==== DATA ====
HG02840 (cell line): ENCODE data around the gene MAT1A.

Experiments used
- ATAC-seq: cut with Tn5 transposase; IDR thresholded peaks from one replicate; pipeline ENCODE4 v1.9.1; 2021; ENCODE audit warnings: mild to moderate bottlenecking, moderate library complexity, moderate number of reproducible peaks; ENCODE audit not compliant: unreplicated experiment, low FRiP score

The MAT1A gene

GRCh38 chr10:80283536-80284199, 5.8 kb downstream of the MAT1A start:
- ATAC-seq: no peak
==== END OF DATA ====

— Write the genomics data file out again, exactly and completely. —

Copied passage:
HG02840 (cell line): ENCODE data around the gene MAT1A.

Experiments used
- ATAC-seq: cut with Tn5 transposase; IDR thresholded peaks from one replicate; pipeline ENCODE4 v1.9.1; 2021; ENCODE audit warnings: mild to moderate bottlenecking, moderate library complexity, moderate number of reproducible peaks; ENCODE audit not compliant: unreplicated experiment, low FRiP score

The MAT1A gene

GRCh38 chr10:80283536-80284199, 5.8 kb downstream of the MAT1A start:
- ATAC-seq: no peak